R v Golds

Consideration of the meaning of “substantially impaired” in diminished responsibility cases.

The appellant was convicted of murder. The primary issue at his trial had been whether he satisfied the test under s.2(1)(b) of the Homicide Act 1957, as amended by the Coroners and Justice Act 2009, for the partial defence of diminished responsibility.

The trial judge had provided the jury with a written summary of the elements of diminished responsibility, but refused to define "substantially" in the phrase "substantially impaired", unless the jury requested assistance, which they did not.

Upon appeal [2014] EWCA Crim 748, it was originally submitted that (1) the trial judge had been wrong not to direct the jury on the meaning of "substantially impaired" and (2) the jury might, in the absence of a direction, have applied a more stringent test than it ought to have done. It was submitted on behalf of the appellant that so long as the impairment was more than merely trivial, the test of "substantially impaired" was met.

The Court of Appeal had dismissed the appeal on the basis that (1) the judge was not required to give further definition and (2) if he had done so the appropriate formulation would have been that it was not enough that there was some impairment; the jury must ask if it was substantial.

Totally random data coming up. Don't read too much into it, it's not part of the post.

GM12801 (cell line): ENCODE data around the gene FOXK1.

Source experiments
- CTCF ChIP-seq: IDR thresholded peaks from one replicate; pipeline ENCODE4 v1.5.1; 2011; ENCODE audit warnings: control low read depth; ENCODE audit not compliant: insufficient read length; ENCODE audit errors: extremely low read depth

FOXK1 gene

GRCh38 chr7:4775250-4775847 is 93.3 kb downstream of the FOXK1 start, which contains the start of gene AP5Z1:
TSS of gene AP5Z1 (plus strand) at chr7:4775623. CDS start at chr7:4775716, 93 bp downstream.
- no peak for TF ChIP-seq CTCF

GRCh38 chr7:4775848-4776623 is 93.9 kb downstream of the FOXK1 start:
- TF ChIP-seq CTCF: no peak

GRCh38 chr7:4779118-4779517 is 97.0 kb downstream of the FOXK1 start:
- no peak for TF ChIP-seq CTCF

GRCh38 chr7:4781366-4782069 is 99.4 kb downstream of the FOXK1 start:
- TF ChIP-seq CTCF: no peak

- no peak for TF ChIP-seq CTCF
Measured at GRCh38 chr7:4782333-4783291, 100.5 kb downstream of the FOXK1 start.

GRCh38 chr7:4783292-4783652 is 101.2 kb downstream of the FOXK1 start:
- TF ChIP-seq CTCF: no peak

The appellant appealed to the Supreme Court (the Court).


The Court unanimously dismissed the appeal.

A thorough review of the authorities was conducted and particular attention was paid to the case of R v Lloyd [1967] 1 QB 175. The Court concluded that in the context of diminished responsibility, "substantially" has always been held to mean "important or weighty".

In response to the grounds argued in the Court of Appeal, the Court held as follows:

1) The judge need not direct the jury beyond the terms of the statute and should not define the meaning of "substantially". The jury should understand that word as an ordinary English word, it is a matter for them to decide if the impairment can properly be described as substantial.

2) If the jury have been introduced to the question of whether any impairment beyond merely trivial will suffice, or if the concept of a spectrum has been employed, the judge should explain that whilst the impairment must be more than merely trivial before it need be considered, it is not the law that any impairment beyond the trivial will suffice.

Finally, the Court held that the appellant's case did not rest upon the meaning of "substantially". Instead, the real question on the evidence adduced at trial should have been whether, on the balance of probabilities, the appellant had been suffering an impairment at all and the trial judge had correctly left this issue to the jury. The appeal was dismissed.



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